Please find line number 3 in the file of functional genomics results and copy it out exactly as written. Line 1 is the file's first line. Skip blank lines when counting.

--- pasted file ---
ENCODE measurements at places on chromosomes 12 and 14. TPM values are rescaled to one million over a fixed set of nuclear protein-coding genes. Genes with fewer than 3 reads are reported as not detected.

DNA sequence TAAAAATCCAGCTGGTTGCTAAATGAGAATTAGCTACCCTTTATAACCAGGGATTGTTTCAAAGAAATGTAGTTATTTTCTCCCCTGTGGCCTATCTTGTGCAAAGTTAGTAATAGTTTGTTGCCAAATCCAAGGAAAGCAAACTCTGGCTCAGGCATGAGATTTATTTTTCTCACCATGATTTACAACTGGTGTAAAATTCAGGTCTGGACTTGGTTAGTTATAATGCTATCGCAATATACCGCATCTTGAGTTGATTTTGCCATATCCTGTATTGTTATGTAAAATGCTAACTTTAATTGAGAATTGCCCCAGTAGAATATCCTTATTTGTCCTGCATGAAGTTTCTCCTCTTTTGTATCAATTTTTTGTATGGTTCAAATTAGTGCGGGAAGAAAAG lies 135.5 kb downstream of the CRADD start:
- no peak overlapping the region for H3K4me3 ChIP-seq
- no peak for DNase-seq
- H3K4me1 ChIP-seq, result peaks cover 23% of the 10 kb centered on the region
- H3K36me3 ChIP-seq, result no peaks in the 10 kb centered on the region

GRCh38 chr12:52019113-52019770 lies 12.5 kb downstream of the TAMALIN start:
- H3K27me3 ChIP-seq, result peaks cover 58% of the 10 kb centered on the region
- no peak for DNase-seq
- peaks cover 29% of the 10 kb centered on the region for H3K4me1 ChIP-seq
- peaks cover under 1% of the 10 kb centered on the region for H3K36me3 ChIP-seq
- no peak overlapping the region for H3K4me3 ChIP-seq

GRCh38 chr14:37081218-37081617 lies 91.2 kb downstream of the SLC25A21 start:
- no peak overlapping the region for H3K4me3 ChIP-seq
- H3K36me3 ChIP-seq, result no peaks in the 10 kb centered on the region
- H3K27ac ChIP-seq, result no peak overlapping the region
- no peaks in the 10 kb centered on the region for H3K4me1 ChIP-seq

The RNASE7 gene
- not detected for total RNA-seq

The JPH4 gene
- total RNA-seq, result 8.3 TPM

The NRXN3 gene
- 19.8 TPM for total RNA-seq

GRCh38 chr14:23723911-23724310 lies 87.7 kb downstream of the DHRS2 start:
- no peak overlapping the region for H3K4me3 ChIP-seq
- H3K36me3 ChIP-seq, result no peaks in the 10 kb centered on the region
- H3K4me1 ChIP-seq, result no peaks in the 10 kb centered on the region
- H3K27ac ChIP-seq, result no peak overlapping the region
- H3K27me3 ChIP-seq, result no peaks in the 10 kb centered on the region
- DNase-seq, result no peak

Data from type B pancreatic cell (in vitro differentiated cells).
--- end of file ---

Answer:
- no peak overlapping the region for H3K4me3 ChIP-seq